Do Intensivists Need to Care About the Revised Starling Principle?
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The revised Starling and glycocalyx principles of transvascular fluid exchange are widely advocated as new paradigms for prescribing intravenous fluid therapy. Clinicians are concerned about whether their current standard approaches for fluid administration require revision due to the new considerations, although several of them can be questioned based on observations in humans. Glycocalyx degradation has been difficult to demonstrate in hypervolemic and normovolemic surgical patients, suggesting that a more severe physiological insult than previously believed is needed to cause acute glycocalyx injury. Three- to fourfold elevations in the plasma concentrations of syndecan-1 and heparan sulfate may even be explained by changes in kidney function. Impaired intravascular persistence of infusion fluids due to glycocalyx degradation has not yet been demonstrated in humans. The so-called non-absorption rule, which holds that hyperoncotic fluid cannot be used to recruit fluid from the interstitium, is poorly supported by studies involving 20% albumin, 7.5% saline, 7.5% saline in 6% dextran 70, and cardiopulmonary bypass. The traditional Starling principle fits studies of hypovolemia much better than the revised Starling principle does, except when there is arterial hypotension.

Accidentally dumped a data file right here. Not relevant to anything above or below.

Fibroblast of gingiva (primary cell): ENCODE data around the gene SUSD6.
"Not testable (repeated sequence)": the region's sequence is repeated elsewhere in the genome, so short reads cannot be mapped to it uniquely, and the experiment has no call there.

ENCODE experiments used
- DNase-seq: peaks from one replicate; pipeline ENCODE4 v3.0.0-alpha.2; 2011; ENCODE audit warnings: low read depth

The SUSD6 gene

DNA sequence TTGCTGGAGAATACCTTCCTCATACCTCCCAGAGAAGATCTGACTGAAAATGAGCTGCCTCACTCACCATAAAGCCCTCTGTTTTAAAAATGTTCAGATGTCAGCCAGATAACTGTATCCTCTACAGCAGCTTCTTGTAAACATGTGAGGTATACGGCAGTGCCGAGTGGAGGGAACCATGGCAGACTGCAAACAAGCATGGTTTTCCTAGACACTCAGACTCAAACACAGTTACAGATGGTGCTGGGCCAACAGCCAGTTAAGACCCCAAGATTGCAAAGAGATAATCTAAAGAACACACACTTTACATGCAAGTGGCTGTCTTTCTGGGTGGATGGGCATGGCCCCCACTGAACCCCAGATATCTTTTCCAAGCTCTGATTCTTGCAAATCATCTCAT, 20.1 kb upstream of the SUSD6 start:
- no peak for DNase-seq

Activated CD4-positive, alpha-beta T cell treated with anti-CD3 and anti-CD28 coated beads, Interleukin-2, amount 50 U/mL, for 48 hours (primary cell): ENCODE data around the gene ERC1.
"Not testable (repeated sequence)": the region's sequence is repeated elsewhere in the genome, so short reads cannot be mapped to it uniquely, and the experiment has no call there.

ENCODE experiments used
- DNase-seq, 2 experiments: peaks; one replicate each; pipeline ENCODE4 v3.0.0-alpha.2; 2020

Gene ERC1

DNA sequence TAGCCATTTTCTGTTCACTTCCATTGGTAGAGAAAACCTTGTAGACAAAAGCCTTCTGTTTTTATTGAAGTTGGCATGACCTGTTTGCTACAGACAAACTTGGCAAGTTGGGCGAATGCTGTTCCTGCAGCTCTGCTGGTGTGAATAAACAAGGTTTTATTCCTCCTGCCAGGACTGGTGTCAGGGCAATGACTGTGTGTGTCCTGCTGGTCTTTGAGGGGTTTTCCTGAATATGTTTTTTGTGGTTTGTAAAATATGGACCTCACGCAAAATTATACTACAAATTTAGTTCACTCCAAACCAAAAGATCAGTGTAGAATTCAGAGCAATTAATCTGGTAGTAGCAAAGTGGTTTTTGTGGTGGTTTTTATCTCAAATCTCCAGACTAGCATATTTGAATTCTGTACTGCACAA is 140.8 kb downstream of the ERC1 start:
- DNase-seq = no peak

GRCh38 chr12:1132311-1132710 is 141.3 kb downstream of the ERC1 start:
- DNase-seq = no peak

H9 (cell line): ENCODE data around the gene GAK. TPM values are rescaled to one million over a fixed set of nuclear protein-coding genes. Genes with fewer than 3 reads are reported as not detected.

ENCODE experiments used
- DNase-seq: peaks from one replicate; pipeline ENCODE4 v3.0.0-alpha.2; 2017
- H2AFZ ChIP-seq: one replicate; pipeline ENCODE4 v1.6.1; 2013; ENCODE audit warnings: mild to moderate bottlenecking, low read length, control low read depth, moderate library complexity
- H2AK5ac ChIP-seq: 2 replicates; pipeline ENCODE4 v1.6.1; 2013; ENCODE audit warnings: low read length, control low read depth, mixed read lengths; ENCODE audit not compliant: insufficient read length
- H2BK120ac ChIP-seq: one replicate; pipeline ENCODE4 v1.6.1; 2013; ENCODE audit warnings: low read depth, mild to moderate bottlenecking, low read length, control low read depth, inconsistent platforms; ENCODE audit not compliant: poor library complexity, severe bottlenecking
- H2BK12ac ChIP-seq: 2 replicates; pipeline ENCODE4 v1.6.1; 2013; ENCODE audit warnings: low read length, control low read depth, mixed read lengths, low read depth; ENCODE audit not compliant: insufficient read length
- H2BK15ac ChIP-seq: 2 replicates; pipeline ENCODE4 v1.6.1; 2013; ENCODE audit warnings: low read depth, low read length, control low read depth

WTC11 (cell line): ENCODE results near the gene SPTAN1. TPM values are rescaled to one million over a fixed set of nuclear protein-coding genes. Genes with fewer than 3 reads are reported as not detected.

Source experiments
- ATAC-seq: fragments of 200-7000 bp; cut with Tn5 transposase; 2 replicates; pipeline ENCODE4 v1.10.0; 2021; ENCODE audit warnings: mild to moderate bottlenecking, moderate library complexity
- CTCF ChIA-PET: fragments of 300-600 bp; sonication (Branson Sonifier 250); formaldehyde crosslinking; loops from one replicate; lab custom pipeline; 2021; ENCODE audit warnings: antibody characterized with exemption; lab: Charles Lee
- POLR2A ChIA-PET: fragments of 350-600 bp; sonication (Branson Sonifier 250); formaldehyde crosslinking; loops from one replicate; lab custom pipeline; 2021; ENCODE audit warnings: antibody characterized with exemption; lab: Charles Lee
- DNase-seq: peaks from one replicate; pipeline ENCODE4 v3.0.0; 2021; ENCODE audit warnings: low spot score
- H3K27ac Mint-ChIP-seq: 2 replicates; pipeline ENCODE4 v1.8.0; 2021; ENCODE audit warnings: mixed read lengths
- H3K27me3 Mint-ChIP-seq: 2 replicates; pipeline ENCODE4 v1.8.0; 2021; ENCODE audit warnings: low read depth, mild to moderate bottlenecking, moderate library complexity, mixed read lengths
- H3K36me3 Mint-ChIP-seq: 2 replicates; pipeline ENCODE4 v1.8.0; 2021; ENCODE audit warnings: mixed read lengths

KeywordsMicrocirculation Starling principle Glycocalyx Fluid therapy Colloid fluid
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